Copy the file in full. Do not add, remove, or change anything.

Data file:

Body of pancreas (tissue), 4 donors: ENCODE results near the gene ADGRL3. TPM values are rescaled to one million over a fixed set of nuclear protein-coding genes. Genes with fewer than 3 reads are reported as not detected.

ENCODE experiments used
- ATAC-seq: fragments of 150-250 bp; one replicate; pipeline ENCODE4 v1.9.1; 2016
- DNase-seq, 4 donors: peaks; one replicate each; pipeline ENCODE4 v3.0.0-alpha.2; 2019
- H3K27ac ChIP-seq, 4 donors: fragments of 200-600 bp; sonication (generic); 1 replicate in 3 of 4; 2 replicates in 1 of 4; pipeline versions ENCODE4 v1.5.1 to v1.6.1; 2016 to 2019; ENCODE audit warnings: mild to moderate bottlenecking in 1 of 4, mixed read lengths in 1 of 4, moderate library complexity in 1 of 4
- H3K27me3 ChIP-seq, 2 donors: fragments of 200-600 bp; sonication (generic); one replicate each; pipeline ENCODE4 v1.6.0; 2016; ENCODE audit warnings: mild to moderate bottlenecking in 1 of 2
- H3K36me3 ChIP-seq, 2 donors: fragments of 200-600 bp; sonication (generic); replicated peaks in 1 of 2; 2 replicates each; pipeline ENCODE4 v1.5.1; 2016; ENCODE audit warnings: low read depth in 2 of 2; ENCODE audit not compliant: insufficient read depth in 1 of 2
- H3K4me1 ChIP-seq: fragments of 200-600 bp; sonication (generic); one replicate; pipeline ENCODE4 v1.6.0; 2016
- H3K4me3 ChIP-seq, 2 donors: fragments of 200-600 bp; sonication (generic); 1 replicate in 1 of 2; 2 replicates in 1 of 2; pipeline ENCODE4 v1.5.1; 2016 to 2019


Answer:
Body of pancreas (tissue), 4 donors: ENCODE results near the gene ADGRL3. TPM values are rescaled to one million over a fixed set of nuclear protein-coding genes. Genes with fewer than 3 reads are reported as not detected.

ENCODE experiments used
- ATAC-seq: fragments of 150-250 bp; one replicate; pipeline ENCODE4 v1.9.1; 2016
- DNase-seq, 4 donors: peaks; one replicate each; pipeline ENCODE4 v3.0.0-alpha.2; 2019
- H3K27ac ChIP-seq, 4 donors: fragments of 200-600 bp; sonication (generic); 1 replicate in 3 of 4; 2 replicates in 1 of 4; pipeline versions ENCODE4 v1.5.1 to v1.6.1; 2016 to 2019; ENCODE audit warnings: mild to moderate bottlenecking in 1 of 4, mixed read lengths in 1 of 4, moderate library complexity in 1 of 4
- H3K27me3 ChIP-seq, 2 donors: fragments of 200-600 bp; sonication (generic); one replicate each; pipeline ENCODE4 v1.6.0; 2016; ENCODE audit warnings: mild to moderate bottlenecking in 1 of 2
- H3K36me3 ChIP-seq, 2 donors: fragments of 200-600 bp; sonication (generic); replicated peaks in 1 of 2; 2 replicates each; pipeline ENCODE4 v1.5.1; 2016; ENCODE audit warnings: low read depth in 2 of 2; ENCODE audit not compliant: insufficient read depth in 1 of 2
- H3K4me1 ChIP-seq: fragments of 200-600 bp; sonication (generic); one replicate; pipeline ENCODE4 v1.6.0; 2016
- H3K4me3 ChIP-seq, 2 donors: fragments of 200-600 bp; sonication (generic); 1 replicate in 1 of 2; 2 replicates in 1 of 2; pipeline ENCODE4 v1.5.1; 2016 to 2019